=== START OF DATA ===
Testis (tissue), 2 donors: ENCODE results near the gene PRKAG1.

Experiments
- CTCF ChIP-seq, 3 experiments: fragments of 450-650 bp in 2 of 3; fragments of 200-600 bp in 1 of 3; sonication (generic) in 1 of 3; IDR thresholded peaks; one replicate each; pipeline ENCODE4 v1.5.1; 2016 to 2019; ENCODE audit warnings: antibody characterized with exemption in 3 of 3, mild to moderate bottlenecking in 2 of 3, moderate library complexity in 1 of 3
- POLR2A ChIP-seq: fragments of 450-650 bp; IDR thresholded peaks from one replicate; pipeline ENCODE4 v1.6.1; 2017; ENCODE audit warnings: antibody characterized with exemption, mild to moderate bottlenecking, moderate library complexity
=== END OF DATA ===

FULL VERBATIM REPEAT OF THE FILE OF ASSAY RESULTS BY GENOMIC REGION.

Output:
Testis (tissue), 2 donors: ENCODE results near the gene PRKAG1.

Experiments
- CTCF ChIP-seq, 3 experiments: fragments of 450-650 bp in 2 of 3; fragments of 200-600 bp in 1 of 3; sonication (generic) in 1 of 3; IDR thresholded peaks; one replicate each; pipeline ENCODE4 v1.5.1; 2016 to 2019; ENCODE audit warnings: antibody characterized with exemption in 3 of 3, mild to moderate bottlenecking in 2 of 3, moderate library complexity in 1 of 3
- POLR2A ChIP-seq: fragments of 450-650 bp; IDR thresholded peaks from one replicate; pipeline ENCODE4 v1.6.1; 2017; ENCODE audit warnings: antibody characterized with exemption, mild to moderate bottlenecking, moderate library complexity